The Expatica Story
How one man’s endless wait for a tram in the Netherlands planted the seed for a comprehensive online resource for expats in several countries across Europe: Expatica.com
Fulfilling a need for news in English
Canadian expat Bram Lebo wondered what was going on. He had been waiting at the tram stop for more than half an hour and still no sign of a tram. In fact, the stop was ominously empty that Monday morning in early 2000 and the only other people waiting seemed to be foreigners like him; they weren’t speaking Dutch anyhow. If only he had known – like half of Holland did– that public transport workers were on strike that day.
A local might have warned him that a bicycle was his best chance to arrive at his destination. But since his Dutch wasn’t good enough to understand local radio or read Dutch newspapers, he was left in the dark.
Afterwards, Lebo saw the need to set up a Dutch news and information service in English and by March 2000, he had put theory into practice. Bram chose an online medium so that anyone anywhere could access the service, and for free.
Dutch entrepreneur Mark Welling had been working on a similar idea. He had been running a company specialising in building websites since 1998. The Internet was on the rise and many still didn’t realise the impact that this medium was going to have on society, business and culture in general.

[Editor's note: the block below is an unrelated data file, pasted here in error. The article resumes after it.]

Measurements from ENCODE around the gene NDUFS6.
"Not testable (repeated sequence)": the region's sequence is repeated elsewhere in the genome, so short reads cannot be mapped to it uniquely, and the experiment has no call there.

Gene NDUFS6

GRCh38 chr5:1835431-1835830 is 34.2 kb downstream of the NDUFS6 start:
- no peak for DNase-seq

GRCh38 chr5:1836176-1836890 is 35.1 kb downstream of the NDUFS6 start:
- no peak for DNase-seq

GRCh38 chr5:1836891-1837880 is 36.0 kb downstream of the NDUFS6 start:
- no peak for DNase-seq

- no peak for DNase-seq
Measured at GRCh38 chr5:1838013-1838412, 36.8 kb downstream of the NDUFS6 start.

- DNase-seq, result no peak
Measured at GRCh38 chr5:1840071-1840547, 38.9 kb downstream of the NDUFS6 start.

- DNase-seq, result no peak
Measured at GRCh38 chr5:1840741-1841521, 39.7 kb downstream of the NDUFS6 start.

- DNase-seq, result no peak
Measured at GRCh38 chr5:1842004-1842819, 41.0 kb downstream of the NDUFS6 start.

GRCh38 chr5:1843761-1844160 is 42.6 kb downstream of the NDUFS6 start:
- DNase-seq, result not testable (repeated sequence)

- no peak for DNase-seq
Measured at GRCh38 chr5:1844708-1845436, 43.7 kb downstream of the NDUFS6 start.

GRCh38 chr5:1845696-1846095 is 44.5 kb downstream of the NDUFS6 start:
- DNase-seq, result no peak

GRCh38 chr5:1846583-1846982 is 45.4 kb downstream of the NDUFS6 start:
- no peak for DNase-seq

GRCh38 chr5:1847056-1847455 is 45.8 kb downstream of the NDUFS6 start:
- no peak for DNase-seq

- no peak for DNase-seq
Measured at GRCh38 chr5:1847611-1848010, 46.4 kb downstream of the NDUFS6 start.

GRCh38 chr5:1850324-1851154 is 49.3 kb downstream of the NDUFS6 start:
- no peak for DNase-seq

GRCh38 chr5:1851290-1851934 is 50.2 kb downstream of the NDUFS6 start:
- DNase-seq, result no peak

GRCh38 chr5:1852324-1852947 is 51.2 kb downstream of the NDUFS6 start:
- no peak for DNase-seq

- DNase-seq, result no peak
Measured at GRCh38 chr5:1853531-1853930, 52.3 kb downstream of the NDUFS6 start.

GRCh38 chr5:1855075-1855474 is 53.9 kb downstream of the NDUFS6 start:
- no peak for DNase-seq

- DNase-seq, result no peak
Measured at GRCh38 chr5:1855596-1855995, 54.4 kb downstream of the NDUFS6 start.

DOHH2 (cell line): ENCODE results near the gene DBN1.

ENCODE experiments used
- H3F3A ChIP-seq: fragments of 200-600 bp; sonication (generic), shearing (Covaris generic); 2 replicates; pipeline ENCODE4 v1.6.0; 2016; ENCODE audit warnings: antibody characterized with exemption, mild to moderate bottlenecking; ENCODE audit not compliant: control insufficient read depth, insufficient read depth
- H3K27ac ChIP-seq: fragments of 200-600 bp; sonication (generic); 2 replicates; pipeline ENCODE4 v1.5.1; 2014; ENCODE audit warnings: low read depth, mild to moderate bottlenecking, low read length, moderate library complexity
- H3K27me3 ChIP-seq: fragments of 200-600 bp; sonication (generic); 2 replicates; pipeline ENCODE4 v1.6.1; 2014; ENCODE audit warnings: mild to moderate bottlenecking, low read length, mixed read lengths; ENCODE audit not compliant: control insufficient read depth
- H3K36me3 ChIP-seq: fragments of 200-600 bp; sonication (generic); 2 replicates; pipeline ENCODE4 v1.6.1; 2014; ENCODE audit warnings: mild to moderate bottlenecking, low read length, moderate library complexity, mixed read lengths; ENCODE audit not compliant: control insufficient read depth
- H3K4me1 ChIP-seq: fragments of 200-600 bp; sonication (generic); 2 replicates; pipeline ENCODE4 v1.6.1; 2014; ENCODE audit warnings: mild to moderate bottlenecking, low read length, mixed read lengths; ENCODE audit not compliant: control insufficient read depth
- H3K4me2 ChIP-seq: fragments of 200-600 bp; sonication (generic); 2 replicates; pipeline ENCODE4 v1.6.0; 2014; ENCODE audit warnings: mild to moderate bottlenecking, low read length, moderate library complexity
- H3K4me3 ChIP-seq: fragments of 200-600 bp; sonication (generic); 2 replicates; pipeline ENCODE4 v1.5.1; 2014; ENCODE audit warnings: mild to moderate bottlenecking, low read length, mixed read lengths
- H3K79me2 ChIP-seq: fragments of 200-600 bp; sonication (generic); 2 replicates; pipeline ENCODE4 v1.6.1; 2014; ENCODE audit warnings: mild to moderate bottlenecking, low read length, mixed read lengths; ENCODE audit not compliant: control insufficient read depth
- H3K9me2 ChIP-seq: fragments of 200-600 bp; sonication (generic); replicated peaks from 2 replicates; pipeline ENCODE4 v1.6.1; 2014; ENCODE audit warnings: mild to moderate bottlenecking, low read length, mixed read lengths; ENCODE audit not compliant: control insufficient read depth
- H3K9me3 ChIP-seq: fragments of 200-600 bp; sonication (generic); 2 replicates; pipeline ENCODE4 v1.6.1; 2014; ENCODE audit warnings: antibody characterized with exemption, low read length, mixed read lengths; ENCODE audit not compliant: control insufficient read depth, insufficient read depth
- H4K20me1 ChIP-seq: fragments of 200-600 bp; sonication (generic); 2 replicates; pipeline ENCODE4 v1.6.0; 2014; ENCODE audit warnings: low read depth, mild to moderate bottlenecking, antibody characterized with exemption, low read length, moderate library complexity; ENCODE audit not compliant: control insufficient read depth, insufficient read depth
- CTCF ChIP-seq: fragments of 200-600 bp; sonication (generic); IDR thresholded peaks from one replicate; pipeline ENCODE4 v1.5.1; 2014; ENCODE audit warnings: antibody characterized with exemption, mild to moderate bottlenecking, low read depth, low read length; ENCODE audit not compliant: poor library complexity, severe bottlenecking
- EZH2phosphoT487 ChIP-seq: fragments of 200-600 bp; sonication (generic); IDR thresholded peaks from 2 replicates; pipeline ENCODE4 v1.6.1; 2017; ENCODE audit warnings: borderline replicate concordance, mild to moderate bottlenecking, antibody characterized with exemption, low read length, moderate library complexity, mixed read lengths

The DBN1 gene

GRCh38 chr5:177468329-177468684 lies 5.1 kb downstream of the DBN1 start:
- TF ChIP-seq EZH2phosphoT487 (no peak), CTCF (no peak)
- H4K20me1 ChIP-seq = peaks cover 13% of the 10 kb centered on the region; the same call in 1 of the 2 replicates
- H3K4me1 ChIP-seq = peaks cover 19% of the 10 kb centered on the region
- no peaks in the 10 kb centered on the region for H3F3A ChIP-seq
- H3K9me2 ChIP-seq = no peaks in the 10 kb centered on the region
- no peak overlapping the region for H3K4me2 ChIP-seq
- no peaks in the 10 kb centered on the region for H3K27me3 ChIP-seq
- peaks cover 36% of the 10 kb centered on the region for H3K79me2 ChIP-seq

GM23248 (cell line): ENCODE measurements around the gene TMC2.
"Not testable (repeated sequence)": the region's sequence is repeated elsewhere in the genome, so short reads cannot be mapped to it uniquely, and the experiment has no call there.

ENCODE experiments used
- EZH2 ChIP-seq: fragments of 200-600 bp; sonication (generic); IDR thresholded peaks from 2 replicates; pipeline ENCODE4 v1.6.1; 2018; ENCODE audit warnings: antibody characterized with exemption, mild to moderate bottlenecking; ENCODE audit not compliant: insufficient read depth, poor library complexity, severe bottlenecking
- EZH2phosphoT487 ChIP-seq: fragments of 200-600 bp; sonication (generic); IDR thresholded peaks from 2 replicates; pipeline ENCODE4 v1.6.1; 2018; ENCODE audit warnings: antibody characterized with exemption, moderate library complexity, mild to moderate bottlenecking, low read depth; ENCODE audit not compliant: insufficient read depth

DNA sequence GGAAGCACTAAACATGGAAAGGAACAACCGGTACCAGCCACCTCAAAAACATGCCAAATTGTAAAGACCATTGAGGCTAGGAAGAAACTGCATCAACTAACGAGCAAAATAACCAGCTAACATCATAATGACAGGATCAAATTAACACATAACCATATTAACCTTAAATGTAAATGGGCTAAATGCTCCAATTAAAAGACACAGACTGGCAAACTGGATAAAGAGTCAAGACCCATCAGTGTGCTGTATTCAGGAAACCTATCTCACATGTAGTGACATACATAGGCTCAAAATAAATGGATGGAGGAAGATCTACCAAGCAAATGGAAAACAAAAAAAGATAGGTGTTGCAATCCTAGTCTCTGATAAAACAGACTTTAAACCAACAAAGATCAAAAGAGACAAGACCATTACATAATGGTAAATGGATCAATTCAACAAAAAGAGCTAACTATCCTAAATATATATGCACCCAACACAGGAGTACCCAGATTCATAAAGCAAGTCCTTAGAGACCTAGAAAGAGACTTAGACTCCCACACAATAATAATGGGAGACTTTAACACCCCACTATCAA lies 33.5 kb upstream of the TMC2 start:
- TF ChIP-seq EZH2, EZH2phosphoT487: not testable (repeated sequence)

“We had to explain to our customers the effect of the Internet, and part of this was starting projects to show our clients the difference between traditional communications channels and online ones,” said Welling. “We told them that with a good website, people find the information you offer instead of you having to send it out to the community. To illustrate this to our clients we decided to build a site.”
The company was looking for a target audience that was difficult to reach with traditional media and one able to surf the Internet. “Expats fell into this group,” said Welling.
Both groups were working on the same idea—Lebo’s team from the news angle and Welling’s with a focus on basic information— they heard about each other, made contact and fell into a natural union.
The first site launched was Expatica Netherlands in 2000, followed shortly afterwards by Belgium, then France, Germany, Spain, Switzerland, the United Kingdom and most recently Luxembourg in 2010.
Who works at Expatica now?
Expatica’s content has always been produced and managed by expatriates for expatriates. Currently, the nationalities of Expatica staff members include American, Dutch, English, French, German, Greek, Singaporean, Scottish and South African.